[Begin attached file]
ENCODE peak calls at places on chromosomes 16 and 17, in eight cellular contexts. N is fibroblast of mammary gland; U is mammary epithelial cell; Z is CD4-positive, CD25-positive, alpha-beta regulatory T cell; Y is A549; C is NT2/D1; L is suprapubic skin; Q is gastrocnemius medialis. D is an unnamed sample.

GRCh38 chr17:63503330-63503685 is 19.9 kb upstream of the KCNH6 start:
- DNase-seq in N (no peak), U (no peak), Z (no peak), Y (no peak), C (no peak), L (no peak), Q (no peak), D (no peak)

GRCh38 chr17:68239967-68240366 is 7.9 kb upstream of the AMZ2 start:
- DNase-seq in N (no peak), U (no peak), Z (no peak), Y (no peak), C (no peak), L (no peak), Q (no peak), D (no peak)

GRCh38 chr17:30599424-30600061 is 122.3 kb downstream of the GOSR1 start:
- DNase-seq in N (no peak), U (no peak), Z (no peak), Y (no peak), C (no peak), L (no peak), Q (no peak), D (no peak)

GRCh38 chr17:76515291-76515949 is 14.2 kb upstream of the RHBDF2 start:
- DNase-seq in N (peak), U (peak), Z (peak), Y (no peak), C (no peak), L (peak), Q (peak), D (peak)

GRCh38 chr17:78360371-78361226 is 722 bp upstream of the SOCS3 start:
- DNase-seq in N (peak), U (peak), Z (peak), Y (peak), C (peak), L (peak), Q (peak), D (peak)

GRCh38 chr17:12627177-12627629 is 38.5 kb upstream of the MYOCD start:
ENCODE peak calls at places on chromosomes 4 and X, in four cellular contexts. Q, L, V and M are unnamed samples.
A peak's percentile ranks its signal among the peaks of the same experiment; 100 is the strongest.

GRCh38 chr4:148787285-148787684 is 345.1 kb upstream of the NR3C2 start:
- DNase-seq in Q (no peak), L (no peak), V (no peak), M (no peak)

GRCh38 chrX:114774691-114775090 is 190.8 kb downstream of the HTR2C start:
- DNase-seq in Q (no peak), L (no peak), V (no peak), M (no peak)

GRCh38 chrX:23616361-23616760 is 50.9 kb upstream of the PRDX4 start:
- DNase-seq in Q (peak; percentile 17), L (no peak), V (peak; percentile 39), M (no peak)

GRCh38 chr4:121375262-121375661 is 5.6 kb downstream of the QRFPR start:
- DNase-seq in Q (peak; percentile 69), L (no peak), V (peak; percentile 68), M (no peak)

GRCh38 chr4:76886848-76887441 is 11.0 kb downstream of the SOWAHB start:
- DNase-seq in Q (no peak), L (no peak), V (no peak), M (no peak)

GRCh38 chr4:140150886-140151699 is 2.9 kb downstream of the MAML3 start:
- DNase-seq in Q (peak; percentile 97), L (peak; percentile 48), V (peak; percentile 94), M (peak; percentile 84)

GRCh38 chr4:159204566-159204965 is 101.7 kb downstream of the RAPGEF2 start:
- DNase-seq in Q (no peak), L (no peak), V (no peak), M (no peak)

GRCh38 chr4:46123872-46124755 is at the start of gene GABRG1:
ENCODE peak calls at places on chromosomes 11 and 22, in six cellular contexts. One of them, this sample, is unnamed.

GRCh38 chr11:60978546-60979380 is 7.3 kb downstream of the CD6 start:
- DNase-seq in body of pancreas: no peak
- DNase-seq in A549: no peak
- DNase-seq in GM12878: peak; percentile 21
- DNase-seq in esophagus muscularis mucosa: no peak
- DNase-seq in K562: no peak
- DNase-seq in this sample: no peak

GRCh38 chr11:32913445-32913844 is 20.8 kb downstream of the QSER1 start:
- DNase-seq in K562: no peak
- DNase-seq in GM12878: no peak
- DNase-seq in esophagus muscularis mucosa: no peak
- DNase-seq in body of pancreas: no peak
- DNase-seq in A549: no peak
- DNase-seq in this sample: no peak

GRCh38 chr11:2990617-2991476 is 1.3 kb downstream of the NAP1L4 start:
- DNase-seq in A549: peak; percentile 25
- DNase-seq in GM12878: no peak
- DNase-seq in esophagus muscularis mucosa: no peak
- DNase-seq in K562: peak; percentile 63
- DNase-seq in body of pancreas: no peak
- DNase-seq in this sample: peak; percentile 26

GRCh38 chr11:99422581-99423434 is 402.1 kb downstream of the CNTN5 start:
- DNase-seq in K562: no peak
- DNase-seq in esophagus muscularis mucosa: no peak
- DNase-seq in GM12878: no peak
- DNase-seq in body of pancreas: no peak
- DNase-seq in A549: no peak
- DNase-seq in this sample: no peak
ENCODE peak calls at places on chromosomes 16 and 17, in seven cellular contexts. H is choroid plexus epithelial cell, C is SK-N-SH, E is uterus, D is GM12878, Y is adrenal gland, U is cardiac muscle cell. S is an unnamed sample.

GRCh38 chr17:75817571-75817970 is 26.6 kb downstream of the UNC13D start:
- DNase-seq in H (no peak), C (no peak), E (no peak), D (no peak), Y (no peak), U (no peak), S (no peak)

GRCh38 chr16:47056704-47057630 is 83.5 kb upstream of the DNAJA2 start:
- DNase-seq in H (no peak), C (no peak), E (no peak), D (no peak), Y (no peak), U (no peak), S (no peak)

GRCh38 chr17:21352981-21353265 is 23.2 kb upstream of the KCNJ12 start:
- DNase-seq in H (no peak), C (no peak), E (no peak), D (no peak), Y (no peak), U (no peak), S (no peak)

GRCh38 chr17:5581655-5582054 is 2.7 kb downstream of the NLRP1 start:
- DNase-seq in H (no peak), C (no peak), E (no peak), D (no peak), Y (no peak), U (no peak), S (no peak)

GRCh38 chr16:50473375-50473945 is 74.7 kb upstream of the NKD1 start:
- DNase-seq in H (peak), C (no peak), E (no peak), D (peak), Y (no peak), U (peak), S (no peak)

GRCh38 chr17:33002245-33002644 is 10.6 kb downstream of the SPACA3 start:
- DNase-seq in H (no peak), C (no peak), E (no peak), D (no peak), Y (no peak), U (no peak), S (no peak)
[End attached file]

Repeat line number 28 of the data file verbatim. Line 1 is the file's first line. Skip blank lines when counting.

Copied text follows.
- DNase-seq in Q (no peak), L (no peak), V (no peak), M (no peak)